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Could the Department of Defense have threatened an even more visible and provocative set of cuts?

Responding to sequester "cuts", Secretary of Defense Leon Panetta says they’ll be putting their nearly 800,000 civilian employees (just a bit more than the population of Guyana) on limited furlough. This will amount to 20% pay cuts for most employees. This seems like a hardship more extreme than any private citizen has had to bear during this recession.

Given that the US accounts for 41% of the entire world's military spending (more than the next 14 countries combined), one can imagine that decreasing the Pentagon's annual $707 billion budget by $46 billion (over 6%!) will be quite crippling.

Of course, the advertised $995 billion in "cuts" over the next 10 years is actually a $110 billion increase:

Most libertarians support national defense as a primary role of the federal government, as do I. But I ask: Is there such a thing as too much? If so, where would that be? Are press releases about dire cuts to visible and easily relatable sections of the budget disingenuously used to spark outrage and resistance, rather than focusing on unneeded programs, systems, and bases?

A federal government that is spending a trillion dollars more than it takes in EVERY YEAR is going to have to make real cuts, not just slow the increases. These real cuts will cause real pain and dislocation for people who make their living via the federal printing presses. At what point should government employees start accepting that pain, perhaps moving to the private economy? Before Uncle Sam has Greek-style woes? Or after?

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    Thomas Jefferson envisioned a nation that trades with others but doesn't get involved in their internal affairs. I don't know how realistic that is today but, in general, the founding fathers wanted a small government with checks and balances, not a carte blanche for the President to play war games.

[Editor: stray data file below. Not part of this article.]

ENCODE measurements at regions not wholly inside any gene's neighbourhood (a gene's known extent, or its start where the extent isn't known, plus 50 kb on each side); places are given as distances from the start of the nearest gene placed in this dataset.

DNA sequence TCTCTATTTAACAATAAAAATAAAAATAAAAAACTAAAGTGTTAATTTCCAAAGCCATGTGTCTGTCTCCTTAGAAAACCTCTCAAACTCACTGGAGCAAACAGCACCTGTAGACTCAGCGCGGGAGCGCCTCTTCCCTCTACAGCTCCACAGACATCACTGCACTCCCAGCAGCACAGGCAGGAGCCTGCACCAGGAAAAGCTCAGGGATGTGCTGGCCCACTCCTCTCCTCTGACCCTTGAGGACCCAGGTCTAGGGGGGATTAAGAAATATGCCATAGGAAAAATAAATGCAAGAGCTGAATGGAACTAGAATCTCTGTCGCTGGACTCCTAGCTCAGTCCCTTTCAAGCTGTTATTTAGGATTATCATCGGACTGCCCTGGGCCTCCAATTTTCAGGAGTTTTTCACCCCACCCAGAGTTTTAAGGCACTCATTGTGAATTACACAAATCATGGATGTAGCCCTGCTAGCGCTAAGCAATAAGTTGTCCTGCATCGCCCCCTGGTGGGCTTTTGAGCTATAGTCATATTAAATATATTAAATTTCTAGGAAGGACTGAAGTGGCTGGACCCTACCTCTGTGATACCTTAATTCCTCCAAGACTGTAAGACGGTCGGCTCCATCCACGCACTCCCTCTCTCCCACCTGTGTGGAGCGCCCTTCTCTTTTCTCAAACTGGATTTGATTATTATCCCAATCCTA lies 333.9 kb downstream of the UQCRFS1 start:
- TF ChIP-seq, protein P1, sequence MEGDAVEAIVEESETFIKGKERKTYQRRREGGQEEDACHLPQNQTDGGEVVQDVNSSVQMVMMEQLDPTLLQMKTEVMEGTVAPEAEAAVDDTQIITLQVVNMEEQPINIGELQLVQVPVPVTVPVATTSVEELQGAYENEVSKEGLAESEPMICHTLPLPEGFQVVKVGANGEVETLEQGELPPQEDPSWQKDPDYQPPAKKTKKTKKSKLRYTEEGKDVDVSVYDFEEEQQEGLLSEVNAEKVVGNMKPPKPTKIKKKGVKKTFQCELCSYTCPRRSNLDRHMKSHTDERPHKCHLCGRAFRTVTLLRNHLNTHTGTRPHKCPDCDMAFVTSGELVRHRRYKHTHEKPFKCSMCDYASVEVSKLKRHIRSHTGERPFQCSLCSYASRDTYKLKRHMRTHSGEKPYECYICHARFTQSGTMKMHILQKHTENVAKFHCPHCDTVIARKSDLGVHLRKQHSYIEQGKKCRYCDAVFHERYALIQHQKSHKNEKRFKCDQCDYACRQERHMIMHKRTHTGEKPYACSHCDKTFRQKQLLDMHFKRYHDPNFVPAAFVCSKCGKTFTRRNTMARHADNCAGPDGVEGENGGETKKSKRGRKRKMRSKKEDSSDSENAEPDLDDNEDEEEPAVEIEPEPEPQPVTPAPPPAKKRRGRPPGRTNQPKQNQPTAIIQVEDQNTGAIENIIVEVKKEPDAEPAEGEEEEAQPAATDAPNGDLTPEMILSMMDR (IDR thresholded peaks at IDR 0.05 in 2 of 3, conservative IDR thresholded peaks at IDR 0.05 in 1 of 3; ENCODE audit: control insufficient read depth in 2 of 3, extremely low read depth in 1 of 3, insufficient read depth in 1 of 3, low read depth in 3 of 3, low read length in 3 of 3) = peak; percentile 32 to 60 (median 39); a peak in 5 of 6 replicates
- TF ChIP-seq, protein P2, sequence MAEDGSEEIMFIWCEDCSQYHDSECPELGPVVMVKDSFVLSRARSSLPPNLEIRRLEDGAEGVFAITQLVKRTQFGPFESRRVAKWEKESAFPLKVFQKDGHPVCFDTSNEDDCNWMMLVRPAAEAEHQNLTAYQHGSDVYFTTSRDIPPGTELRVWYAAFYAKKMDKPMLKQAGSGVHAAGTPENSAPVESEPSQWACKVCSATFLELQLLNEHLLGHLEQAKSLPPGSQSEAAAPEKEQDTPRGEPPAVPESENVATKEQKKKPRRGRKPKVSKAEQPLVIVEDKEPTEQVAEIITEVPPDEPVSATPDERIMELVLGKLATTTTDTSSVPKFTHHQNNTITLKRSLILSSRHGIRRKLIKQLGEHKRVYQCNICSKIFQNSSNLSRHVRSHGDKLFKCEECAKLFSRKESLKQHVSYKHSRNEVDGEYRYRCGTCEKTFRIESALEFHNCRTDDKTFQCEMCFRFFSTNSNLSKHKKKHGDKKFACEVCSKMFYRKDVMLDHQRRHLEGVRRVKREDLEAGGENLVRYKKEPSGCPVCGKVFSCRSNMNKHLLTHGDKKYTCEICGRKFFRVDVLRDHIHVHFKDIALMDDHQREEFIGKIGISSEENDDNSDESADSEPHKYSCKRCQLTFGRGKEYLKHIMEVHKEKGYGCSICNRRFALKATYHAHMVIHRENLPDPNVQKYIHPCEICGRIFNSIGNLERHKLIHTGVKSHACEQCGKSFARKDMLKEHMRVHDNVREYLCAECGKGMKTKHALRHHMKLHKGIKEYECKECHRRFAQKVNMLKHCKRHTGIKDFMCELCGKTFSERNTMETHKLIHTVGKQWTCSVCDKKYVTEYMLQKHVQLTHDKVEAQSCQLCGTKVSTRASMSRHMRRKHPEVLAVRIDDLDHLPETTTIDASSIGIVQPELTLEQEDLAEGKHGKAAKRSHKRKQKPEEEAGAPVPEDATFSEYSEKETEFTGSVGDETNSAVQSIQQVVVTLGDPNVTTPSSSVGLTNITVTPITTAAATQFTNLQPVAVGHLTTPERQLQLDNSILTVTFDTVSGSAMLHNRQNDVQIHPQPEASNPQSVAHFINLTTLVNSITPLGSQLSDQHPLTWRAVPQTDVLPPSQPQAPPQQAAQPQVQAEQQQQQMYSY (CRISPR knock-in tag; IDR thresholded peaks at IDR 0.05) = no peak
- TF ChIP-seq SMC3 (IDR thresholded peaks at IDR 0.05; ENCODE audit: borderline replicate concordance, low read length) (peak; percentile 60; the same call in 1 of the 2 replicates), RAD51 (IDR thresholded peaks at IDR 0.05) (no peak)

The immediate issue is that these threats by the Pentagon are part of a broader problem. Instead of coming up with cuts to discretionary spending, which would lessen the impact on the military, Obama and his administration are playing a game of chicken.
    See my comments under the topic "Raise The Ax".

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    Obama should have thought about what it was going to do when he passed it back in 2011. Cutting 5 cents on the dollar isn't going to be the end of the world. We need REAL cuts, not this phony Democrat nonsense.

    It's Obama's plan, he should take credit for what he agreed to back in 2011. More work, less vacations and playing golf.

    Hey, Mr. President, the campaign is over, go to work!


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      Everyone agrees that the purpose of the sequester was to force Congress to come up with a plan to balance the budget and pay down the deficit. The difference is how you do it. Obama got his tax increase on Jan 1st. Now he needs to focus in spending reductions, which he doesn't want to do. So all he has left is his campaign-style blame game. He knows that if this struggle continues the rest of his term will be fruitless. The Republicans also know this. The advantage now is that, as John Boehner said yesterday, the sequester will reduce spending, albeit the hard way. So the Republicans need to do nothing (except match the rhetoric and arguments) so that Americans will realize who is more fiscally responsible.

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    I agree. The Republicans proposed a plan to prevent the sequester back in June of 2012 but Harry Reid blocked it in the Senate. It's all Obama's fault now.

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    I do everything I can do. I'm looking towards 2014 right now.


  • A 20% pay cut is a "hardship more extreme than any private citizen has had to bear"? Tell that to all the people who got 100% pay cuts because they were thrown out of work. Government bureaucrats are overpaid by 10-20% compared to the private sector anyway, so some cuts are way overdue - and they do get time off to compensate.

    That said, I'd agree there would be more sensible places to make the cuts. The most sensible would be to adopt Republican proposals to reduce the rate of increase in medicare, medicaid, and social security. Within the defense department, accelerating the withdrawal from Afghanistan would have made more sense, but that wasn't an option Panetta had, given how the sequester worked.


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      Apologies, my sarcasm in the original post was not evident enough. I completely agree with your point about the relative hardships. A 20% pay cut is tough on anyone, but many non-public-sector Americans have been living through worse since this downturn began.

      Personally, I'm happy that any cuts were made, anywhere, with any effect. To the degree that any of these "cuts" were not actually increases, they are moves in the right direction. Sadly, they're also absurdly small and ineffective in comparison to the problems at hand.

      Targeted and deeper would have been better. But smaller increases are better than larger increases, cuts are better and smaller increases, and elimination of unnecessary agencies, systems, and facilities is even better.. Both domestically and militarily.

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